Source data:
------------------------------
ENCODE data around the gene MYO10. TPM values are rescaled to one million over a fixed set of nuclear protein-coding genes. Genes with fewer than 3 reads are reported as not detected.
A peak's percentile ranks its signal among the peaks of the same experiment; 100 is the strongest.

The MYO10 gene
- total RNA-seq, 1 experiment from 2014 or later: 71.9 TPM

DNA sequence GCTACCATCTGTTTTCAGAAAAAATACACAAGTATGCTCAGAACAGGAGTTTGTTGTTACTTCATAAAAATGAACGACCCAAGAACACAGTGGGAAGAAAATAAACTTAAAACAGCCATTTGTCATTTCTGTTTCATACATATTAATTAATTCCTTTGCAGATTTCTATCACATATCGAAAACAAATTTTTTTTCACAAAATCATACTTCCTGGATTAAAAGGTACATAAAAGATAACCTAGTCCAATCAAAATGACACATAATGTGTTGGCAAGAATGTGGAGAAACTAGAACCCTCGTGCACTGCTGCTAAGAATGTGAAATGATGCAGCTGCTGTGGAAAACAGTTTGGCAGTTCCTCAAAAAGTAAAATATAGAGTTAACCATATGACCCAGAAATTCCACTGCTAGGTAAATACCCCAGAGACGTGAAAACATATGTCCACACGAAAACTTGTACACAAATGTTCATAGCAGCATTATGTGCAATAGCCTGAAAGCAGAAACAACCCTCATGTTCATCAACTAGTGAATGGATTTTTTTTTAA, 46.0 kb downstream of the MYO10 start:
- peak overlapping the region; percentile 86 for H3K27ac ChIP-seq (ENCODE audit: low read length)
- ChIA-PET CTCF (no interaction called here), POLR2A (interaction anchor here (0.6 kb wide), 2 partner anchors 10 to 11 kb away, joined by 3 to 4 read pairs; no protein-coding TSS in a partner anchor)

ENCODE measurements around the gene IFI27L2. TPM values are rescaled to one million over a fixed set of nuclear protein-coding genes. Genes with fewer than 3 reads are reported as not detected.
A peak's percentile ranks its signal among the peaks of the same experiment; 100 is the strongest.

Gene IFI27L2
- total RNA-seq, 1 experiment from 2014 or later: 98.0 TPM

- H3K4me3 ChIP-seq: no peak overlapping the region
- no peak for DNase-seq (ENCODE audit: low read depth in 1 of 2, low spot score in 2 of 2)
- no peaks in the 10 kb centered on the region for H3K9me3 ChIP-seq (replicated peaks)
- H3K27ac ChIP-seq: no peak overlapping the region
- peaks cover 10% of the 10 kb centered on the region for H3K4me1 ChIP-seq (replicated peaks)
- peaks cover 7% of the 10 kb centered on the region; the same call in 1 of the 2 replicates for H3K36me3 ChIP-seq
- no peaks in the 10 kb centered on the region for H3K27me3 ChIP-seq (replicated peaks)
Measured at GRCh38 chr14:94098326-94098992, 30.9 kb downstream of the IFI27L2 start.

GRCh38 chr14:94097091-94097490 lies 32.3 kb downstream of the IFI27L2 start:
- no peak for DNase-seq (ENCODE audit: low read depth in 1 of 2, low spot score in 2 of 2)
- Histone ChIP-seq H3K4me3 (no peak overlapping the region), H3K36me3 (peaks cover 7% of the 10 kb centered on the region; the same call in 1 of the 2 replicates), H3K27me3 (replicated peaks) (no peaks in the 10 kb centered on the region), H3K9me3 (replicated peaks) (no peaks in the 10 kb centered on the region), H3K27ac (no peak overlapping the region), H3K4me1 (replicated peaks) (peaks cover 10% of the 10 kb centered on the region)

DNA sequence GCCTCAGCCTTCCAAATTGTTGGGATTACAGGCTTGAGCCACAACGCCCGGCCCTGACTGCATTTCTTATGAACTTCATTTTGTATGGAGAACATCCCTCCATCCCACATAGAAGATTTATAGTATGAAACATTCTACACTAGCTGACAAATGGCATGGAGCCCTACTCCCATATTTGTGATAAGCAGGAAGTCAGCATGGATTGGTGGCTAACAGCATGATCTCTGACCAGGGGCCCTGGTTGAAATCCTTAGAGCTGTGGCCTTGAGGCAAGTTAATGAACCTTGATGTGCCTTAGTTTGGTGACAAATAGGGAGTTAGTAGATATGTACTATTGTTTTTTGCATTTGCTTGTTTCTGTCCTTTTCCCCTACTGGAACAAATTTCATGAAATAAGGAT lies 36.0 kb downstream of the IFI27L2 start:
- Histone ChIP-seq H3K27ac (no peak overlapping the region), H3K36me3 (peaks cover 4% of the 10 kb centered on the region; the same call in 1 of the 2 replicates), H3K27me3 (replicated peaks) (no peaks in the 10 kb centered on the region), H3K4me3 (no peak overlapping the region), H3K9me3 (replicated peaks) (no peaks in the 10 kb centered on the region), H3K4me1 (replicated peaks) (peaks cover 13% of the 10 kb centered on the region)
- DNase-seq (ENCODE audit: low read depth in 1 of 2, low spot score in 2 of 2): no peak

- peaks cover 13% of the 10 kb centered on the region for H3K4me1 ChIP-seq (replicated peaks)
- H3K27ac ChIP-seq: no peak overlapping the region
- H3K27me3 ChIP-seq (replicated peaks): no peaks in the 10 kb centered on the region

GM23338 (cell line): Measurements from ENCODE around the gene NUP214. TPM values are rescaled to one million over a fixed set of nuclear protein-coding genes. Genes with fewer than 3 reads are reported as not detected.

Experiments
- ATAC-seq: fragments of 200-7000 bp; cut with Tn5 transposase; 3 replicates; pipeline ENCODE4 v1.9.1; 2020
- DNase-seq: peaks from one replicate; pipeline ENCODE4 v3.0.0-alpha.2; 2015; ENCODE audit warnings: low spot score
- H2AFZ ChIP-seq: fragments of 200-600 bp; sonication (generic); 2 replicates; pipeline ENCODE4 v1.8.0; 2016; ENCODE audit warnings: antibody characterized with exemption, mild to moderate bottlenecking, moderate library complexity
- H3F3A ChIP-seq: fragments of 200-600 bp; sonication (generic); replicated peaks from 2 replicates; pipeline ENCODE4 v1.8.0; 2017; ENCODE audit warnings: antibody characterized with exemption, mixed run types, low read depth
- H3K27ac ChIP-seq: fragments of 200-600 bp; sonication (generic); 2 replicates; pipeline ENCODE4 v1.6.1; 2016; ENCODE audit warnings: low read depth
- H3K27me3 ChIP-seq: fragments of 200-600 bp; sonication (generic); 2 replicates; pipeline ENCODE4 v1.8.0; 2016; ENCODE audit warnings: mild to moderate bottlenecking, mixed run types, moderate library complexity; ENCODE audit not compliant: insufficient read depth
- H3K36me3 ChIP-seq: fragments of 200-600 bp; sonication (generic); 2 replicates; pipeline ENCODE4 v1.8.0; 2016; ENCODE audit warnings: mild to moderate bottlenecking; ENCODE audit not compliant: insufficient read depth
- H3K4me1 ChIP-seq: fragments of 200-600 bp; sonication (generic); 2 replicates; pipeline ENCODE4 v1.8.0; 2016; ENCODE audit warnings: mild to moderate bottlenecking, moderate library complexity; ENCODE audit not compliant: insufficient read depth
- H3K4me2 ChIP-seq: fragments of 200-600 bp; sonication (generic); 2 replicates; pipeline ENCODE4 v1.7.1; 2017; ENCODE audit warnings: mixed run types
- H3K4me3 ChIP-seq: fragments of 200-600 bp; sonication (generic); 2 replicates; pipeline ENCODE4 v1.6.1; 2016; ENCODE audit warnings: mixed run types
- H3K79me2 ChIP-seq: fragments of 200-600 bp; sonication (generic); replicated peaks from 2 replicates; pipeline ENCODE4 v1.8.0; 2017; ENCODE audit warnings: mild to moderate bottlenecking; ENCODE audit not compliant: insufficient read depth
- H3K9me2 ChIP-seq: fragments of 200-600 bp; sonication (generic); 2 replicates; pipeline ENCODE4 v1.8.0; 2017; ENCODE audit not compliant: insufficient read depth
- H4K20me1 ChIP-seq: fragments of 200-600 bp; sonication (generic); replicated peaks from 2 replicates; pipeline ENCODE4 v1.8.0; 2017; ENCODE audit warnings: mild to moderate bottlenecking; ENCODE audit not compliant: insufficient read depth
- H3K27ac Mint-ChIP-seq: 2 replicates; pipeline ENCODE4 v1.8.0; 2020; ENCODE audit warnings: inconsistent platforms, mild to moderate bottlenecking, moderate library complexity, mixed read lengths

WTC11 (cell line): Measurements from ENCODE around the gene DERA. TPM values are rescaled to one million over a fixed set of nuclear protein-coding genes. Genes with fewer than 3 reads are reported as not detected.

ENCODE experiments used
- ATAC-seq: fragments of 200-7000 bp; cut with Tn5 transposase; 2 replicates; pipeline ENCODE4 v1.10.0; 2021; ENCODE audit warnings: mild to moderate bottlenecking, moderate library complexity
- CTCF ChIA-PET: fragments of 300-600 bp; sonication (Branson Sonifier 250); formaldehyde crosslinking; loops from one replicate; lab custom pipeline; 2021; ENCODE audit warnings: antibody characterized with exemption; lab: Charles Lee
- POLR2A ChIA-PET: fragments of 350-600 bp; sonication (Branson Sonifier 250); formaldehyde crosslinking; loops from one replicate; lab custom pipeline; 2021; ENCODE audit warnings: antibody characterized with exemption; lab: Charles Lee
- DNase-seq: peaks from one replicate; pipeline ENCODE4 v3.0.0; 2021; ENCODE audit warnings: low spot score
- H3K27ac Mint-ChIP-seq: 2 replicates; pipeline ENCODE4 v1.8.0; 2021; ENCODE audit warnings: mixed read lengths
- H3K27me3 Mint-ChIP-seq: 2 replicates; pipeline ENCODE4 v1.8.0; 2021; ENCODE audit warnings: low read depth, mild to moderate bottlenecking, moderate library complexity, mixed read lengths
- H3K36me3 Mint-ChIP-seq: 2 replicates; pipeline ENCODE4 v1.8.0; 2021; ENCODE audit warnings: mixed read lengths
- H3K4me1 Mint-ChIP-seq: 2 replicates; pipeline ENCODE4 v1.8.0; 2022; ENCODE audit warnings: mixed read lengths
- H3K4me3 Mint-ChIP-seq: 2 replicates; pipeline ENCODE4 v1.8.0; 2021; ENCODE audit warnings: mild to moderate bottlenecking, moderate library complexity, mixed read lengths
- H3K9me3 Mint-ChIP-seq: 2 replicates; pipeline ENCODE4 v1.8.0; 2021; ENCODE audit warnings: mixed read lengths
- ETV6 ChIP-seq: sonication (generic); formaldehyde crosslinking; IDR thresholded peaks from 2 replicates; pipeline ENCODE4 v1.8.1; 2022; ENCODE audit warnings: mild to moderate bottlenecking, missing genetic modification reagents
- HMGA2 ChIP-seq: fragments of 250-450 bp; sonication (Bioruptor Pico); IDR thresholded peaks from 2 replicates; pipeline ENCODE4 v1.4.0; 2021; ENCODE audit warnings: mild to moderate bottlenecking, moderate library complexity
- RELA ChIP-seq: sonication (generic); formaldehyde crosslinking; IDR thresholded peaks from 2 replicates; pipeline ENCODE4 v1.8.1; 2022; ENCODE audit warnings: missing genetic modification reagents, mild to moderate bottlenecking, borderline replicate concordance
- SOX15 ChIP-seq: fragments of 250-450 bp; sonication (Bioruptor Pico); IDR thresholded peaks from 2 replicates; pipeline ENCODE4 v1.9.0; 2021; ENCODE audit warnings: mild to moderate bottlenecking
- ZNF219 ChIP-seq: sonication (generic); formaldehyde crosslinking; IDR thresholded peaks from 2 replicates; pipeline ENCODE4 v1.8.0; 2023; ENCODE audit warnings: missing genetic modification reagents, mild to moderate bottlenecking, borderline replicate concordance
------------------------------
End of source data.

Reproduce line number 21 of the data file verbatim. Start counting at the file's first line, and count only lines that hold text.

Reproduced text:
- no peak for DNase-seq (ENCODE audit: low read depth in 1 of 2, low spot score in 2 of 2)